Never Have I Seen Mount Fuji - three short plays
Brockley Jack Studio Theatre
Howard Colyer makes a welcome fifth visit to the Brockley Jack.
Unlike the more recent productions of his work in this venue which were all translations (Kafka v Kafka, Trojan Women and Mandrake), this is a programme of three original one act plays of his, two of which receive their première. The first of these gives the set its title.
Never Have I Seen Mount Fuji is a love story told over time in a series of revealing episodes, each set up with a cryptic rearrangement of boxes which takes place like an inscrutable choreography to a Japanese musical backdrop.
Heavily autobiographical—something that struck me early on in the play and that Colyer admitted to afterwards in the bar—the play depicts the two characters with a kind honesty. Both are would–be writers stuck in day jobs, their search for success and for love indivisible in Colyer's pared-down, economically written text.
The relationship between this unlikely couple—Hannah, sensual and ambitious and Harold anchorite and unassuming—looks doomed but there is gentle humour amongst the tender exchanges, and under the carefully paced direction of Sarah Marr there is something teasing about being made to wait.
Conference Call is a more complex listen. A briskly delivered, recondite ghost story, it echoes with the torment of a guilty conscience and the distress of a turbulent mind.
Adapted for the stage by Colyer from an earlier unpublished short story, his stage directions provide for three of the four characters on the darkened set to be illuminated only when they speak. The technique increases the already apparent menace of the devious interrogation by the sinister doctors, which together with the non–sequential telling of events makes the story unexpectedly suspenseful.
Daniel Wiltshire's performance as the blighted fourth caller with excellent support from Jess Tobert and the direction from Scott Le Crass make Conference Call the gripping centrepiece of the evening.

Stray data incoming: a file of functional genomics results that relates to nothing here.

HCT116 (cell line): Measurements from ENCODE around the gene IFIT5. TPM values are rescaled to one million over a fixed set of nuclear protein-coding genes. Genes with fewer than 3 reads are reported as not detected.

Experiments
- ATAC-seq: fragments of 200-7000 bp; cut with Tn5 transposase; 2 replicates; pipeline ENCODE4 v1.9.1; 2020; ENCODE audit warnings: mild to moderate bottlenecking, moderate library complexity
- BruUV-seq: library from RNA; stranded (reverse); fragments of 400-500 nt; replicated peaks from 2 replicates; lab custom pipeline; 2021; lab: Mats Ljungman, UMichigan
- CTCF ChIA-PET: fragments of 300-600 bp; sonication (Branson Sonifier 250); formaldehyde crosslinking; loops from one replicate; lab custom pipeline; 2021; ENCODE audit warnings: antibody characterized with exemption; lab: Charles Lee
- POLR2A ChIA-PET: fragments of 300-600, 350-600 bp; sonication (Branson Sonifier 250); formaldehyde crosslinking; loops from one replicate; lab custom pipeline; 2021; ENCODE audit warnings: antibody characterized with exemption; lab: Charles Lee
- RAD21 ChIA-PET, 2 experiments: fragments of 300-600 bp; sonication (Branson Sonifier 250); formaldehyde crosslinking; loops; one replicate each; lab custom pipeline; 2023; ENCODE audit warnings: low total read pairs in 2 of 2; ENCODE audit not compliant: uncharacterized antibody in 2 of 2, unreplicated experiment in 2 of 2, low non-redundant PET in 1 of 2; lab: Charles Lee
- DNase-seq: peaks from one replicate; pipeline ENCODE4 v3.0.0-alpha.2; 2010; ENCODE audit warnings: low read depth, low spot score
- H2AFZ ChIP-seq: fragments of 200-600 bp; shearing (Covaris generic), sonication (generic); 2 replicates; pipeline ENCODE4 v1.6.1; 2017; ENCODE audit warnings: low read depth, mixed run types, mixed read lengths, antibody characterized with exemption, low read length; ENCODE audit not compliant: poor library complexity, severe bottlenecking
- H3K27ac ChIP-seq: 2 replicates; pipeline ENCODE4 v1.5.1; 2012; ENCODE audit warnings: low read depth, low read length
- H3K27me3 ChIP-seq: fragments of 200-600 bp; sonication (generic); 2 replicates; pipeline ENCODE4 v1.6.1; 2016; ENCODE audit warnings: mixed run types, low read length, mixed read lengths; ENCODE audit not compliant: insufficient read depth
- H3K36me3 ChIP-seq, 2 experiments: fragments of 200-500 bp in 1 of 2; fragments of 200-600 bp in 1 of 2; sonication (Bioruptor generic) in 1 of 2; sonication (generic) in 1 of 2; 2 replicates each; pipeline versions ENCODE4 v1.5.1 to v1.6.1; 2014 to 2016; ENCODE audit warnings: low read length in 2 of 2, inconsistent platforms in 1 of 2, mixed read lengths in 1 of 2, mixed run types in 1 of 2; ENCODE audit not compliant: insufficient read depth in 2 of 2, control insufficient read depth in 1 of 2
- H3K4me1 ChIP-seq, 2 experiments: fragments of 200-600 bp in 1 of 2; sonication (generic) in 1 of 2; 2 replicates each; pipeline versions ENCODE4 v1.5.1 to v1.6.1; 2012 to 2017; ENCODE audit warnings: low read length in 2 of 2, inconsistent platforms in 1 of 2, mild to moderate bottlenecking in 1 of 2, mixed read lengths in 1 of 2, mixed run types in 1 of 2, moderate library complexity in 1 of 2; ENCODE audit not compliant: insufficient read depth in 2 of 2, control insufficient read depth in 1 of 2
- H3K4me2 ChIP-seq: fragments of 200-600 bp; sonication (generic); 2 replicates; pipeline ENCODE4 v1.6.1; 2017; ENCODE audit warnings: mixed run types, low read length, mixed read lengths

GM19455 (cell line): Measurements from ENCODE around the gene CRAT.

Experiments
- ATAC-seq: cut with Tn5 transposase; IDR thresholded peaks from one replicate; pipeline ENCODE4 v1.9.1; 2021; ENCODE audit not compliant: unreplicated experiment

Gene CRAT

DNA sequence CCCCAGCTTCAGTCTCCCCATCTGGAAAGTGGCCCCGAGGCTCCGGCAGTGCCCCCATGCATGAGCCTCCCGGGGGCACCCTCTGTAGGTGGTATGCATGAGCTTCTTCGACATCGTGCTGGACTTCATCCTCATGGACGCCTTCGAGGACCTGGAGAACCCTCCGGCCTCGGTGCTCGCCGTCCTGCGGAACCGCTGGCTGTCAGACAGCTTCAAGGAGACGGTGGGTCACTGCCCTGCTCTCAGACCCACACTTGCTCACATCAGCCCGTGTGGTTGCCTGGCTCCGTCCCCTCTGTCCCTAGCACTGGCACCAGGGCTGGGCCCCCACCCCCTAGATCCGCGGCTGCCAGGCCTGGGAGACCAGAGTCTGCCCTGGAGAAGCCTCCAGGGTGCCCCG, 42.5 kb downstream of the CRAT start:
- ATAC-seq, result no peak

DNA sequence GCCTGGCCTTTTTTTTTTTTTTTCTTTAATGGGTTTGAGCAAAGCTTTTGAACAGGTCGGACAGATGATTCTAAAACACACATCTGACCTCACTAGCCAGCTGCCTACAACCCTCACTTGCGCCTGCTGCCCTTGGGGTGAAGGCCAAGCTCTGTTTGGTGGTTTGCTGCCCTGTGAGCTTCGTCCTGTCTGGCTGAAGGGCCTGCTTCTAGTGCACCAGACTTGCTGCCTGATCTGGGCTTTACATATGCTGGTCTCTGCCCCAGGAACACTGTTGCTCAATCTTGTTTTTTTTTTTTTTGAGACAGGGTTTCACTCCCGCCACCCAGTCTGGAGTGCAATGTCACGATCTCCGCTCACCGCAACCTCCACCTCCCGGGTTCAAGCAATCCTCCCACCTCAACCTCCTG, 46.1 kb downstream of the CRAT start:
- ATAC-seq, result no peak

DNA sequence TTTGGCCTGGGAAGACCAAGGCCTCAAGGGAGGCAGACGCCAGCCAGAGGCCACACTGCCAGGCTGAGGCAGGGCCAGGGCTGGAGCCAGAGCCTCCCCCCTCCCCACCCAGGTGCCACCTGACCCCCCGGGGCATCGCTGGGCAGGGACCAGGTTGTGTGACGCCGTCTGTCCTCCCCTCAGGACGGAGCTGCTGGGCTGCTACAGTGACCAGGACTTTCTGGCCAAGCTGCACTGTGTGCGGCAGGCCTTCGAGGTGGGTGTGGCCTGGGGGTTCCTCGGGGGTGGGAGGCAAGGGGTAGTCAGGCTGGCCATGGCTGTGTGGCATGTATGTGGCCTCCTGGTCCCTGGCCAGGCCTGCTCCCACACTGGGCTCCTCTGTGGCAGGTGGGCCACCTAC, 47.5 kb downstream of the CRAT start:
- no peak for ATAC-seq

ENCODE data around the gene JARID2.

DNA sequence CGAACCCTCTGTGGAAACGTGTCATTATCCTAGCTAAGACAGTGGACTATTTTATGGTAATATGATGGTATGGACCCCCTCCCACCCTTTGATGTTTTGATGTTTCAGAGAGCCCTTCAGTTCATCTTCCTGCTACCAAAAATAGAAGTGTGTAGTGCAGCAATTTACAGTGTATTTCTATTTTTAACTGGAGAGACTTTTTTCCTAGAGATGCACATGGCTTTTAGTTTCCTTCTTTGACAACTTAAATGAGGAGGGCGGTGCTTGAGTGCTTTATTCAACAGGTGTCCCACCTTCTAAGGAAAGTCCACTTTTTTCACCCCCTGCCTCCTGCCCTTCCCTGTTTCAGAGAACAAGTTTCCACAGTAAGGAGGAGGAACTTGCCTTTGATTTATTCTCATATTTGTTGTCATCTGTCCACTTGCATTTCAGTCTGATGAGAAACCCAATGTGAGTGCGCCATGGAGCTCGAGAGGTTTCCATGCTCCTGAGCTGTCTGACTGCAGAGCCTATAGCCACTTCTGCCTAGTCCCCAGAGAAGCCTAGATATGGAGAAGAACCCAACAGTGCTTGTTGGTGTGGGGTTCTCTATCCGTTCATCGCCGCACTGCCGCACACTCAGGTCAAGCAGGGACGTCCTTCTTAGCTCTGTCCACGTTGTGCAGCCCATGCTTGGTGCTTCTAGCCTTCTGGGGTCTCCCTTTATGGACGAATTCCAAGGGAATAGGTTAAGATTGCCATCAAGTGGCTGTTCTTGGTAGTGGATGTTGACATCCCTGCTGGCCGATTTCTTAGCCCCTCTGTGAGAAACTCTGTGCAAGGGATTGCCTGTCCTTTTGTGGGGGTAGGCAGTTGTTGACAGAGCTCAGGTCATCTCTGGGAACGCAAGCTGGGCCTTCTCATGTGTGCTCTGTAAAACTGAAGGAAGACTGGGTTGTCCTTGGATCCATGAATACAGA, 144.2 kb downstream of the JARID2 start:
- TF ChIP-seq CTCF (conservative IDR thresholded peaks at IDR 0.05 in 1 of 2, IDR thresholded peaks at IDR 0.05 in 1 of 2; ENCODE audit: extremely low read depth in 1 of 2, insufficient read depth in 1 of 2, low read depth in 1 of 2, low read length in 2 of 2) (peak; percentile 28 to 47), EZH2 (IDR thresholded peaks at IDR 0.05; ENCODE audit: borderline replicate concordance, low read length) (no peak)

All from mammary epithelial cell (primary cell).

The final, very short play in the sequence appears at first sight a light closing interlude. For me though it is haunting. Anne is elderly and prone to repeating herself but not as much from dementia as the vocalisation of a persistent need to square the circle of events that occurred decades earlier that left her with an irreconcilable dilemma.
The use of the fig tree cursed by Jesus as a metaphor is too obscure to not require a paint-by-numbers explanation, so Nothing Else Ever is not the most finessed piece of writing but it does have a stealthy little punch.
"They have mania in common" says Colyer; but they also have the collaborative skills of two directors whose efforts make this trio of tapas work together to provide a satisfying dinner.
Colyer's writing is consistently engaging whether it is his original text like Homework or adaptations of classics, but as the latter gets more airtime than the former this chance to see Colyer's own work should not be easily passed up—and a diary note should be made for his adaptation of Mikhaíl Bulgakov's Flight which is being premièred in January.
Suitable for ages 14 and over. See Sandra Giorgetti's interview with Howard Colyer.
Reviewer: Sandra Giorgetti